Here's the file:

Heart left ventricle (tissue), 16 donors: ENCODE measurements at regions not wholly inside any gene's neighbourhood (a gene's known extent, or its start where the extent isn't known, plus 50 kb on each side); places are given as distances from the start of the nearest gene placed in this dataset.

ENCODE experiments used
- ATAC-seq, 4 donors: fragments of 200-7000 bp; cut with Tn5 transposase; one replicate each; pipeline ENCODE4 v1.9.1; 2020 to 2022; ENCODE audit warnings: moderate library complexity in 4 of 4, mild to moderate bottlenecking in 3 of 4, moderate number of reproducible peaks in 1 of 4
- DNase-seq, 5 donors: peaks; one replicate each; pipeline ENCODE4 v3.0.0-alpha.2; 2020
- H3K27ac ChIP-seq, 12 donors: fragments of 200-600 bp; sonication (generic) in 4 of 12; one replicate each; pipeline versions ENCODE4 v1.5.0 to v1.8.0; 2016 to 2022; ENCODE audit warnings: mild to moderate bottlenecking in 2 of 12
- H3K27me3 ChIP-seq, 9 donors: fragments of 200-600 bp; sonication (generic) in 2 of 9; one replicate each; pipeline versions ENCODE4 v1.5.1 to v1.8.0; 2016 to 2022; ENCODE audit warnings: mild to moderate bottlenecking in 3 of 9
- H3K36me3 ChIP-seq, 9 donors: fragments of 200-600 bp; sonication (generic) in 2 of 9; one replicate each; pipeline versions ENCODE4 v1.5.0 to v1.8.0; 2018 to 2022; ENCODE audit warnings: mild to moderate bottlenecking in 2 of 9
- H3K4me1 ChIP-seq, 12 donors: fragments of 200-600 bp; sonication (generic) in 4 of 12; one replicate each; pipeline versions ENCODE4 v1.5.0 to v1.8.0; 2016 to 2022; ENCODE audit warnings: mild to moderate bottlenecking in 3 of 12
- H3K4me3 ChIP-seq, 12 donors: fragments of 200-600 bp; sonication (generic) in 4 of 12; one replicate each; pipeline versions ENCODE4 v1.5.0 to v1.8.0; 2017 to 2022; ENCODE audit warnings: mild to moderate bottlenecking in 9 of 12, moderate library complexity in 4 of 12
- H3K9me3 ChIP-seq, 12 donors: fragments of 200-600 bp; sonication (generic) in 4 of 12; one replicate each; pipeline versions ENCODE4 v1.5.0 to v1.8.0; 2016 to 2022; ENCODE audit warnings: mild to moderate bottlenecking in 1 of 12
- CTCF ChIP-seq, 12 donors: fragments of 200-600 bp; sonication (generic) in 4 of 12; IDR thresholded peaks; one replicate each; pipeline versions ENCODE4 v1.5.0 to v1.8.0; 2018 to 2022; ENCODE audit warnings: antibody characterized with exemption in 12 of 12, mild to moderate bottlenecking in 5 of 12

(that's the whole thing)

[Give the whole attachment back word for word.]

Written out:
Heart left ventricle (tissue), 16 donors: ENCODE measurements at regions not wholly inside any gene's neighbourhood (a gene's known extent, or its start where the extent isn't known, plus 50 kb on each side); places are given as distances from the start of the nearest gene placed in this dataset.

ENCODE experiments used
- ATAC-seq, 4 donors: fragments of 200-7000 bp; cut with Tn5 transposase; one replicate each; pipeline ENCODE4 v1.9.1; 2020 to 2022; ENCODE audit warnings: moderate library complexity in 4 of 4, mild to moderate bottlenecking in 3 of 4, moderate number of reproducible peaks in 1 of 4
- DNase-seq, 5 donors: peaks; one replicate each; pipeline ENCODE4 v3.0.0-alpha.2; 2020
- H3K27ac ChIP-seq, 12 donors: fragments of 200-600 bp; sonication (generic) in 4 of 12; one replicate each; pipeline versions ENCODE4 v1.5.0 to v1.8.0; 2016 to 2022; ENCODE audit warnings: mild to moderate bottlenecking in 2 of 12
- H3K27me3 ChIP-seq, 9 donors: fragments of 200-600 bp; sonication (generic) in 2 of 9; one replicate each; pipeline versions ENCODE4 v1.5.1 to v1.8.0; 2016 to 2022; ENCODE audit warnings: mild to moderate bottlenecking in 3 of 9
- H3K36me3 ChIP-seq, 9 donors: fragments of 200-600 bp; sonication (generic) in 2 of 9; one replicate each; pipeline versions ENCODE4 v1.5.0 to v1.8.0; 2018 to 2022; ENCODE audit warnings: mild to moderate bottlenecking in 2 of 9
- H3K4me1 ChIP-seq, 12 donors: fragments of 200-600 bp; sonication (generic) in 4 of 12; one replicate each; pipeline versions ENCODE4 v1.5.0 to v1.8.0; 2016 to 2022; ENCODE audit warnings: mild to moderate bottlenecking in 3 of 12
- H3K4me3 ChIP-seq, 12 donors: fragments of 200-600 bp; sonication (generic) in 4 of 12; one replicate each; pipeline versions ENCODE4 v1.5.0 to v1.8.0; 2017 to 2022; ENCODE audit warnings: mild to moderate bottlenecking in 9 of 12, moderate library complexity in 4 of 12
- H3K9me3 ChIP-seq, 12 donors: fragments of 200-600 bp; sonication (generic) in 4 of 12; one replicate each; pipeline versions ENCODE4 v1.5.0 to v1.8.0; 2016 to 2022; ENCODE audit warnings: mild to moderate bottlenecking in 1 of 12
- CTCF ChIP-seq, 12 donors: fragments of 200-600 bp; sonication (generic) in 4 of 12; IDR thresholded peaks; one replicate each; pipeline versions ENCODE4 v1.5.0 to v1.8.0; 2018 to 2022; ENCODE audit warnings: antibody characterized with exemption in 12 of 12, mild to moderate bottlenecking in 5 of 12